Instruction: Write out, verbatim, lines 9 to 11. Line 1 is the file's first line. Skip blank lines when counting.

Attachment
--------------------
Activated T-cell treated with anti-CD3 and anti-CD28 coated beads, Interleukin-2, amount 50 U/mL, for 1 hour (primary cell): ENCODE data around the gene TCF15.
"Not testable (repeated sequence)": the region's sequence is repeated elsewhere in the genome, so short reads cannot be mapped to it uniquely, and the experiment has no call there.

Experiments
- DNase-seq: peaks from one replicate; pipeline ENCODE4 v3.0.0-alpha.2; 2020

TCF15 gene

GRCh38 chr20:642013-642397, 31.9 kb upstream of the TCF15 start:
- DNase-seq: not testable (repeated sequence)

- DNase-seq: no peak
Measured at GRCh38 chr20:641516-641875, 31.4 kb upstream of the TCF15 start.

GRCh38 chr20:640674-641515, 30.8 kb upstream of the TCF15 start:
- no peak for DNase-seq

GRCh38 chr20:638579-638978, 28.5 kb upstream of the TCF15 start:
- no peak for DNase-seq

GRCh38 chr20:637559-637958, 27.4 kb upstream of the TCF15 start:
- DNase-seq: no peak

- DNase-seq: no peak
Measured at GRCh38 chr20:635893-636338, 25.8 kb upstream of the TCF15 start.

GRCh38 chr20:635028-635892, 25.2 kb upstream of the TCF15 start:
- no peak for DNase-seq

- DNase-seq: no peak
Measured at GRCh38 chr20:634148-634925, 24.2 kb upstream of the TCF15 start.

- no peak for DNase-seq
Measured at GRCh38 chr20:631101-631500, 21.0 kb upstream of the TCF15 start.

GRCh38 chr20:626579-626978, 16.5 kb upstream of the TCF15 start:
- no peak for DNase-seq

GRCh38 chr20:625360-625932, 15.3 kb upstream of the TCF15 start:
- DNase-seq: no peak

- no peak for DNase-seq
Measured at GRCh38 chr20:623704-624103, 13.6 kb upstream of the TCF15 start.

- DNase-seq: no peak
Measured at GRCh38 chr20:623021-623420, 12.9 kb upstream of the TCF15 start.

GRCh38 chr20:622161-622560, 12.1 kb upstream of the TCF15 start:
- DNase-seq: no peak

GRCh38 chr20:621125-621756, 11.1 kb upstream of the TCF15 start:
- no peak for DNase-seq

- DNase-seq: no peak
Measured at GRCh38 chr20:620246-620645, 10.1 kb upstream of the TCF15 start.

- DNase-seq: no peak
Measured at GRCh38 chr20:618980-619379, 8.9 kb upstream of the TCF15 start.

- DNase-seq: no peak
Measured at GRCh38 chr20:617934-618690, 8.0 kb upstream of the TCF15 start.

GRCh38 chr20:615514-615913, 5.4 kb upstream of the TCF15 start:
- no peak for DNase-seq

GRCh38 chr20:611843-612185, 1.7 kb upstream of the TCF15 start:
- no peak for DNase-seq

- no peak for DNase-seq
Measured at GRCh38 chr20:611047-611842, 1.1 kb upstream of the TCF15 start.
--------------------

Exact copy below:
Measured at GRCh38 chr20:641516-641875, 31.4 kb upstream of the TCF15 start.

GRCh38 chr20:640674-641515, 30.8 kb upstream of the TCF15 start:
- no peak for DNase-seq